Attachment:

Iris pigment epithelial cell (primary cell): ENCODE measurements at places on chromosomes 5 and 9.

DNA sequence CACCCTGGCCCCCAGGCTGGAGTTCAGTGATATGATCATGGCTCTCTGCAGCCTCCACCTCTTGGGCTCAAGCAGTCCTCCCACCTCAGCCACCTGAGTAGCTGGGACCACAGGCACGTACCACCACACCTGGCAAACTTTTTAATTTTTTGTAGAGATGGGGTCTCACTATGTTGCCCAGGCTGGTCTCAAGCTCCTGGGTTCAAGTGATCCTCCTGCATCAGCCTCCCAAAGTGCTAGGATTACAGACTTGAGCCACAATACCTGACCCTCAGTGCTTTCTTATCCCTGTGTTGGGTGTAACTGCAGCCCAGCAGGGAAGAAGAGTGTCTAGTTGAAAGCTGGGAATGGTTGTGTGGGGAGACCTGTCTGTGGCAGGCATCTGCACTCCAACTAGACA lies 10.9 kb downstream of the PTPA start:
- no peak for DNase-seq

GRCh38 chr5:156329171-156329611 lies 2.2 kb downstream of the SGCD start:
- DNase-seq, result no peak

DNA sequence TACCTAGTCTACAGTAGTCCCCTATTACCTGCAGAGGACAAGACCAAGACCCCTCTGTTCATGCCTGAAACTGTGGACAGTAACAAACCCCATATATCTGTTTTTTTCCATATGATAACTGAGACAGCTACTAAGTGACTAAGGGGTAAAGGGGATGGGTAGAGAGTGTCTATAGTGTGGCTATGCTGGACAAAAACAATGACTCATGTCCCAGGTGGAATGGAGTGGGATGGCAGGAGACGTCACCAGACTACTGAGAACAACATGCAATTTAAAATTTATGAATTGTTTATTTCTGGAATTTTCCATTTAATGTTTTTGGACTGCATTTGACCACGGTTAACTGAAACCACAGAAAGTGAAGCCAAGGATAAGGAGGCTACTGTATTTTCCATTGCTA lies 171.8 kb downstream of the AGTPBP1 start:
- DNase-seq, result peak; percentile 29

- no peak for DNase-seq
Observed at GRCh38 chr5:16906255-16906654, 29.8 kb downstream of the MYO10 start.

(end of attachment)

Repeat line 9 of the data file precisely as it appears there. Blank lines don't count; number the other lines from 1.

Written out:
Observed at GRCh38 chr5:16906255-16906654, 29.8 kb downstream of the MYO10 start.